As someone who has some sympathy with "we ought to get beyond this planet if we can" (though my impression is that it's much harder than a lot of people advocating it think it is), the nearest of your explanations to mine are "Because other forms of life ... would have their own culture" and "Because humans have ... sentience ... it is vitally important to preserve it".

But I can't quite get behind your elaborations of these.

Other forms of life:

We do, indeed, share the planet with dolphins and whales and octopuses, and I think that fact is delightful and I am all in favour of trying to understand how the world looks to them. But (a) so far as we can tell they don't have culture, knowledge, and understanding that we might learn new things from, whereas if there's intelligent life on a planet circling Alpha Centauri (there probably isn't) then it might have. And (b) "we already have some of X, therefore there's no point seeking out more of X" makes no sense to me.

The more reasonable "science bros" seem happy to agree that Maori cultural modes of understanding are interesting and worthy both of respect and of study; what they get worked up about is the idea that we should be teaching about mana and mauri and so forth as science. Which seems like a reasonable concern to me (though it's hard to tell what's really being proposed and what's scaremongering).

It is possible that if we encounter other forms of life we will just try to exploit and conquer them. Or vice versa. Either would be bad. But I don't see why that's inevitable. The joke about the army is funny, but it kinda is an army's job to kill people. Most of the time, when people go to distant places, they don't in fact kill them.

Sentience or consciousness:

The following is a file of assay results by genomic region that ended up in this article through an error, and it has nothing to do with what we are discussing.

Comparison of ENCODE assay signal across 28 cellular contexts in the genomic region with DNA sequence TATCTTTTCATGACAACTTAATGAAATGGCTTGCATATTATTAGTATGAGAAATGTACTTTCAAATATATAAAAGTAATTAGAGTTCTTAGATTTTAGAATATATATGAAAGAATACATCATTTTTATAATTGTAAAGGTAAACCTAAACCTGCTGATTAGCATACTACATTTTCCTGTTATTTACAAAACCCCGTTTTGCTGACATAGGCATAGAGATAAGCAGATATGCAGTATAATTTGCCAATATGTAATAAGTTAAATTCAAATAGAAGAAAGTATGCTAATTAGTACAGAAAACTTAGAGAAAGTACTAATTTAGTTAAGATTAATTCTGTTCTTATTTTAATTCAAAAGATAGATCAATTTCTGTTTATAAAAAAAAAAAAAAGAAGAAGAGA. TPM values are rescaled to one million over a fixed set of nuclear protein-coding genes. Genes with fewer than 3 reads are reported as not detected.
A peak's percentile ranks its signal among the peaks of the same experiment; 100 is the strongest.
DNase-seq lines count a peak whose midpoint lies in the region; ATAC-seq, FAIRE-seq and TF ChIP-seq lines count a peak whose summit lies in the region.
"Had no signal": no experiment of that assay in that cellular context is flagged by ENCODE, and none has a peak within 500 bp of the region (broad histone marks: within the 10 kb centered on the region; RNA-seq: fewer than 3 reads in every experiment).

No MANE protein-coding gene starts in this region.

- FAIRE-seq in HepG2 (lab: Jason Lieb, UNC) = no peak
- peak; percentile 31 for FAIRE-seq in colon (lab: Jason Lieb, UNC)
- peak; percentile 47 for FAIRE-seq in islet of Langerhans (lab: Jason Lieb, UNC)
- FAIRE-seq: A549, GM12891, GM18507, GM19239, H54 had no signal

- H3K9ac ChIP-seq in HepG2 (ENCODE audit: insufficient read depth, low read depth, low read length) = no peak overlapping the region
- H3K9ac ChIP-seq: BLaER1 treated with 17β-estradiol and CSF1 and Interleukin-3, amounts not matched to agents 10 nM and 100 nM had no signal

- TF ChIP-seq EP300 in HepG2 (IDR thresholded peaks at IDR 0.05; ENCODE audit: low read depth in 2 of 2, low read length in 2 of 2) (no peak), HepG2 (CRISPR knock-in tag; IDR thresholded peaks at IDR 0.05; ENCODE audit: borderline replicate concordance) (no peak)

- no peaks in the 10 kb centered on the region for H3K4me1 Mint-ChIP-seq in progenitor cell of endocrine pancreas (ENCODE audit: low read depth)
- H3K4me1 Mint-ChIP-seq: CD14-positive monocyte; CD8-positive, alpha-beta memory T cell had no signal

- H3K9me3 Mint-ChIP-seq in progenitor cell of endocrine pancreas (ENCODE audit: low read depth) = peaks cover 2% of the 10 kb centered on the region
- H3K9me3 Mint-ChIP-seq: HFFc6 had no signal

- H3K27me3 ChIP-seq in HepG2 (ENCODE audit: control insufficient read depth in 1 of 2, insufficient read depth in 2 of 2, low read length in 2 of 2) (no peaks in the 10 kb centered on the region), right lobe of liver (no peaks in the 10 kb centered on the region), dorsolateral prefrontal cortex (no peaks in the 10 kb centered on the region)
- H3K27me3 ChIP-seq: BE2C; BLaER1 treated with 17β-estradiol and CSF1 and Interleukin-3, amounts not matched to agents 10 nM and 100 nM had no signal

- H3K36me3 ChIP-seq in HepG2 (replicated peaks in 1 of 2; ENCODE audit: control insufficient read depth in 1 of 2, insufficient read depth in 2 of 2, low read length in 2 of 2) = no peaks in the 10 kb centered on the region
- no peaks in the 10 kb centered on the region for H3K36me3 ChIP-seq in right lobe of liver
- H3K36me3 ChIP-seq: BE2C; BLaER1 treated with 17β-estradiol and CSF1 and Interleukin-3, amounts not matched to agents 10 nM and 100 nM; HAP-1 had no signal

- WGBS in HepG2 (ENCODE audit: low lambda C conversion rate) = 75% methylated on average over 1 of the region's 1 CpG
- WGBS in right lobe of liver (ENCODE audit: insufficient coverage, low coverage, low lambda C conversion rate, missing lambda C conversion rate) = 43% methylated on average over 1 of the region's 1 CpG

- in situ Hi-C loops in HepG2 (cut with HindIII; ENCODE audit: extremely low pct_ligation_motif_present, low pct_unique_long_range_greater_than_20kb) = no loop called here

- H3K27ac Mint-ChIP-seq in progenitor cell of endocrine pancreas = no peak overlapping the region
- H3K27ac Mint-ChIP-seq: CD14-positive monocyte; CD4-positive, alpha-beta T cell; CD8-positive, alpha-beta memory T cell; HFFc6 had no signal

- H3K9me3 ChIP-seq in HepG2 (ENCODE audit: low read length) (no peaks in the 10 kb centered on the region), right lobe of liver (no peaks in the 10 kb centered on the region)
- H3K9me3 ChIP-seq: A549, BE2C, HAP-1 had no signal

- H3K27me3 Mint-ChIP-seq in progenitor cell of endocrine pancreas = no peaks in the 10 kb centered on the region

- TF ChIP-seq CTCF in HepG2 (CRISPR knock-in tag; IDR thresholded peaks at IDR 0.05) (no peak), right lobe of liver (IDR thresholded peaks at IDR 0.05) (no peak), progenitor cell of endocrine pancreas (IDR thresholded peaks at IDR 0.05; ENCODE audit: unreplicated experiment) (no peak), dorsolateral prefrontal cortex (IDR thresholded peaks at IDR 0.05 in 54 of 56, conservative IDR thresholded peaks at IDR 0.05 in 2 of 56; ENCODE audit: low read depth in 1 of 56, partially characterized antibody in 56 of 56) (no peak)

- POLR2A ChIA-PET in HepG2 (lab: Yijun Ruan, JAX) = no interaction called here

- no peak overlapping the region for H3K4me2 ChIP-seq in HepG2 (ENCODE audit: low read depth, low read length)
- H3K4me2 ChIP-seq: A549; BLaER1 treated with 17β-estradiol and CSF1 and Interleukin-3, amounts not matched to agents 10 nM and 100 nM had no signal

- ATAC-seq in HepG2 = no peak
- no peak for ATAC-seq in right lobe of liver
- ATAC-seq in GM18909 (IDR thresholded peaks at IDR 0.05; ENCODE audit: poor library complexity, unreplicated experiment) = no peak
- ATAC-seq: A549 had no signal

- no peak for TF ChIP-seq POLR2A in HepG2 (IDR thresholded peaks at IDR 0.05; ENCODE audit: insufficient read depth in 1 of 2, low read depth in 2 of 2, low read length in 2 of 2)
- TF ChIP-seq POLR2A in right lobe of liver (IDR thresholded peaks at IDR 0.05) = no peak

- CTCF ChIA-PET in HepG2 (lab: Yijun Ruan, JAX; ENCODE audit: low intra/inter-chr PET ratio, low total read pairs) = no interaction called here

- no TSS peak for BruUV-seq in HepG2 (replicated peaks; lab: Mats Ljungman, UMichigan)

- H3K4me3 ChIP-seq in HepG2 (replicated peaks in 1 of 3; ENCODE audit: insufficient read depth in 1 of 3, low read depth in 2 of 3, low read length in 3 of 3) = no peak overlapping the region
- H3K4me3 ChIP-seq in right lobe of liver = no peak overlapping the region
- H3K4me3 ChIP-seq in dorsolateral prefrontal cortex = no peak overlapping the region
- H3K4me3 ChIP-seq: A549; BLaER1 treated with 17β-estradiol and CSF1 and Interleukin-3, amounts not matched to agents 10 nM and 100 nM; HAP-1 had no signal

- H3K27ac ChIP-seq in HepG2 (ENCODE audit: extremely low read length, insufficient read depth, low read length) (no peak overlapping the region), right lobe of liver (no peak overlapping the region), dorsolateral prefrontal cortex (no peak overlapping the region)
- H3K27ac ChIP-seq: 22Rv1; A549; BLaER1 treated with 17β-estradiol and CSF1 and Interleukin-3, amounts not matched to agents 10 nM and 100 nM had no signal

I see why "it matters a lot whether there are minds" is an ethical proposition. I kinda-sorta see why you might call it "spiritual", though I don't think I would. But I don't see any basis for calling it "a religious belief". (If you think otherwise: what does "religious" actually mean?)

The simplest possible crude approximation of my value system says: "It's good when people get what they want and what they like". Wanting and liking is where value most fundamentally comes from. Right now, we have billions of humans getting things they want and like, and this is a glorious thing. If the human race dies out, all of that goes away. (Maybe there are still lots of non-human animals, and they too may get what they like and want. But for reasons that I don't think are just prejudice, that seems less valuable to me; their likes and wants seem shallower in some important way.)

Intelligent sentient aliens' wants and likes seem about as important as ours, in principle (though if they came into conflict I would probably favour ours, on basically-selfish grounds, just as your wants and likes are as important as mine but if you say "can I please have your house" the answer is probably no). I think that all else being equal, having more wants and likes satisfied is better, so even if there are intelligent sentient aliens it is better for humanity not to go extinct, and even though there's humanity it's better for any intelligent sentient aliens not to go extinct.

And: no, as you know perfectly well we aren't all agreed that we are passive objects being acted on by indifferent mind viruses. Not even if we're built out of mind viruses. (The properties of a thing are not simply the properties of its parts.)

Andrew Rilstone said...

By "religious" or "faith position" I mean an irreducible axiom: something important to the person holding it, but not really open to analysis outside the system.